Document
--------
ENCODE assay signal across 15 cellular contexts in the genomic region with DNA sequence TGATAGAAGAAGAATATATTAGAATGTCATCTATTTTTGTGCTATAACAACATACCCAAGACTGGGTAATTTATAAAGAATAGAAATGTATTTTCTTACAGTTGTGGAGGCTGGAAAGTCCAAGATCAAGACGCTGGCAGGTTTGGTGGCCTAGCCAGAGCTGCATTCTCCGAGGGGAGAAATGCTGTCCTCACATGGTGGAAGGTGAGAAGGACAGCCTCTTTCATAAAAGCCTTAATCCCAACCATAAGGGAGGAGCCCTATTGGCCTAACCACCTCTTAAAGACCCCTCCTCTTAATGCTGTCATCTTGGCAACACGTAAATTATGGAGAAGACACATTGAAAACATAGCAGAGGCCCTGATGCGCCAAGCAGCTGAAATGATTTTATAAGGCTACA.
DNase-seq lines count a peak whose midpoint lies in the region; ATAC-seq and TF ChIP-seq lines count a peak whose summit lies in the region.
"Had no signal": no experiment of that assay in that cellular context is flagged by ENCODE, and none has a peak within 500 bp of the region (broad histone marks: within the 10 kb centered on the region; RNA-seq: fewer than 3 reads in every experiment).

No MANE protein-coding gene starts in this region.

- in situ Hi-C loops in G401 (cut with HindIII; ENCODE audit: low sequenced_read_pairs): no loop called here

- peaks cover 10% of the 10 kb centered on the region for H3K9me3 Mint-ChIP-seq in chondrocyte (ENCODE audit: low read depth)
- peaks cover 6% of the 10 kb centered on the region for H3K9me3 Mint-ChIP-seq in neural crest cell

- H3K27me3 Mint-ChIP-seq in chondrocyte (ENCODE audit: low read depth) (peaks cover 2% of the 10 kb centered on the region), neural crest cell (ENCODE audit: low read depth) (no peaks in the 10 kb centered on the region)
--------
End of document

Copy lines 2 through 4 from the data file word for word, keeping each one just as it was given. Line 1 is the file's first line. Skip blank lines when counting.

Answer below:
DNase-seq lines count a peak whose midpoint lies in the region; ATAC-seq and TF ChIP-seq lines count a peak whose summit lies in the region.
"Had no signal": no experiment of that assay in that cellular context is flagged by ENCODE, and none has a peak within 500 bp of the region (broad histone marks: within the 10 kb centered on the region; RNA-seq: fewer than 3 reads in every experiment).

No MANE protein-coding gene starts in this region.